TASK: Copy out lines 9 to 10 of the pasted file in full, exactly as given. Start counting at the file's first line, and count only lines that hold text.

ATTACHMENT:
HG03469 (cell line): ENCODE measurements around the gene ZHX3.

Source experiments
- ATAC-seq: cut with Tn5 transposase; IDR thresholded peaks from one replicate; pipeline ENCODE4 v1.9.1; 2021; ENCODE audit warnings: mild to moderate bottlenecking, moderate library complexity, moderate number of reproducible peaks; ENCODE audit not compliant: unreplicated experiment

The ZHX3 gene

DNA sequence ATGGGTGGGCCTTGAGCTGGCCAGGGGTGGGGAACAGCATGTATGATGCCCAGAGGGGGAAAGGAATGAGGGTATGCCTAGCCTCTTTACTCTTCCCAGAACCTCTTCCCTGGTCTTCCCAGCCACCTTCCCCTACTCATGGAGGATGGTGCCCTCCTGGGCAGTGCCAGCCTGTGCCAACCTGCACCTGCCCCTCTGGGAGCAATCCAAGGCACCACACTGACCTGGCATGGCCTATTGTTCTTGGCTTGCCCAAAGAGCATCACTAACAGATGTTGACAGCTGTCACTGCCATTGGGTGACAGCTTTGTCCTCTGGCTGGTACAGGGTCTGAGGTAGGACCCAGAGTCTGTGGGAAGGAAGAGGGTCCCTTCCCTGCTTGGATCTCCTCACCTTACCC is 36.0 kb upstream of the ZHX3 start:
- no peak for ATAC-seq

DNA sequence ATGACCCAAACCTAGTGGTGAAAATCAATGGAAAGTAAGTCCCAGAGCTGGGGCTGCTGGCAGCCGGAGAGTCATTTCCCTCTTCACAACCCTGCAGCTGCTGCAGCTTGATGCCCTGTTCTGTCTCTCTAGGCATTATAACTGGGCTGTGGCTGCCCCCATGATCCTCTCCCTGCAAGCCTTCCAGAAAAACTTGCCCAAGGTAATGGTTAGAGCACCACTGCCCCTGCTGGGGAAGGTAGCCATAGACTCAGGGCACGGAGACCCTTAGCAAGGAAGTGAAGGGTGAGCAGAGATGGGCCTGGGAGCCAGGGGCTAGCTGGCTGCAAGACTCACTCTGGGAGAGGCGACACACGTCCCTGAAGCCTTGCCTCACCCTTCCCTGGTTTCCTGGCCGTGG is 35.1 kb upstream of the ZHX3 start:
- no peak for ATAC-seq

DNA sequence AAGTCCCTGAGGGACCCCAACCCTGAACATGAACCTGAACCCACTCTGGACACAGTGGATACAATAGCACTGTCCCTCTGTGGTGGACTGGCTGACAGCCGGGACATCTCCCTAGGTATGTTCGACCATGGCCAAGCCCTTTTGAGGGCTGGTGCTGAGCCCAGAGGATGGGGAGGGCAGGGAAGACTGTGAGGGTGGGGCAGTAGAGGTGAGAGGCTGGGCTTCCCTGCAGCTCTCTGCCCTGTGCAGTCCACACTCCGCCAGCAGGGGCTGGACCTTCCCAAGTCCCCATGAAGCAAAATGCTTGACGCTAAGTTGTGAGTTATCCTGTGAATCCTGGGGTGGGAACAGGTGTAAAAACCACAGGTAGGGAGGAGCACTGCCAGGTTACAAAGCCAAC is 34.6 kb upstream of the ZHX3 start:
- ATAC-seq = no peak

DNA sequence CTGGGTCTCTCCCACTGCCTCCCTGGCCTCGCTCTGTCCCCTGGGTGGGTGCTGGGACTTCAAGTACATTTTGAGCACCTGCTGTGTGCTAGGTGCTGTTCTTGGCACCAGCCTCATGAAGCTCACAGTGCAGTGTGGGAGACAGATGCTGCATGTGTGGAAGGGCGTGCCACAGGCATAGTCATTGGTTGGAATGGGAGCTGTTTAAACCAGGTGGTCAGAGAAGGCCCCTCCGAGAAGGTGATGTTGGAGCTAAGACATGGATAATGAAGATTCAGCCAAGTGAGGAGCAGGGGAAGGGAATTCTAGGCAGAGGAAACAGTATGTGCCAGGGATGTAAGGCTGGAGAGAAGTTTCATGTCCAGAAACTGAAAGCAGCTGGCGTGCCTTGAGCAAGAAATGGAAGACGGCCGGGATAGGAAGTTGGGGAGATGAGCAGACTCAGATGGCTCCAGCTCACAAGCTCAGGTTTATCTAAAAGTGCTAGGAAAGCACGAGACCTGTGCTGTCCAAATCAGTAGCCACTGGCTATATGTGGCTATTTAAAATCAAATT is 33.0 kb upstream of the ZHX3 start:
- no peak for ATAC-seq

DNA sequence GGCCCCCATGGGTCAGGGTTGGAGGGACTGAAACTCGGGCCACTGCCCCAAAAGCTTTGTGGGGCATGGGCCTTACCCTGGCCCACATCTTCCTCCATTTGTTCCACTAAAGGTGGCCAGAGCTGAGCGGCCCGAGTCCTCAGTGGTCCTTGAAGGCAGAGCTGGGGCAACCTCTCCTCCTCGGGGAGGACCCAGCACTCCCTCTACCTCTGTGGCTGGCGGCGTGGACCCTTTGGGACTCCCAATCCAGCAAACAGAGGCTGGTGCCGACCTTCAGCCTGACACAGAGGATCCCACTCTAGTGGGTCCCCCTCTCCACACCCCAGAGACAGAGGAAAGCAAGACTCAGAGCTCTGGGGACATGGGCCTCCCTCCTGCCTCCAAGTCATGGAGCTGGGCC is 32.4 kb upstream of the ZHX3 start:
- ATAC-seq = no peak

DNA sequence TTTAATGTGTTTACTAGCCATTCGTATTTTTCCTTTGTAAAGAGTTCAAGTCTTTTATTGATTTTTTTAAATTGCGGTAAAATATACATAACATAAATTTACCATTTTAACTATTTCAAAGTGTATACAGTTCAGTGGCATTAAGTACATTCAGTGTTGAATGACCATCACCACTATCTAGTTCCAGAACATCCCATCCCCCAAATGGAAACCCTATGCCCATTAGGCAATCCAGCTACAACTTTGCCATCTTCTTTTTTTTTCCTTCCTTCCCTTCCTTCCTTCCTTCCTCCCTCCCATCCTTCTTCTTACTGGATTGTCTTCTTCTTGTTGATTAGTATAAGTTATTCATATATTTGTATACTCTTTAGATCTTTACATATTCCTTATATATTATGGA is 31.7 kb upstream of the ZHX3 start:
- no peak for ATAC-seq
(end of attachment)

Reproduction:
DNA sequence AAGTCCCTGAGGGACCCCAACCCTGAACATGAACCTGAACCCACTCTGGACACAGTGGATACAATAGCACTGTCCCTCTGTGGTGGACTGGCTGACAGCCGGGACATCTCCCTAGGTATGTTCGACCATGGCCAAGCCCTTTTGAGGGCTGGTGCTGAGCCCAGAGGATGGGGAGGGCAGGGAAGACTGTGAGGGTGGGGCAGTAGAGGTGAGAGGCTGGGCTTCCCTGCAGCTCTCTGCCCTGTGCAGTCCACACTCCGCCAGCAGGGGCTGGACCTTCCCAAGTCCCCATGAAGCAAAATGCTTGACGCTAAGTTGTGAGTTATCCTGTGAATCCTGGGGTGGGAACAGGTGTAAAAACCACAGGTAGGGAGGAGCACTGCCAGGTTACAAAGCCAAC is 34.6 kb upstream of the ZHX3 start:
- ATAC-seq = no peak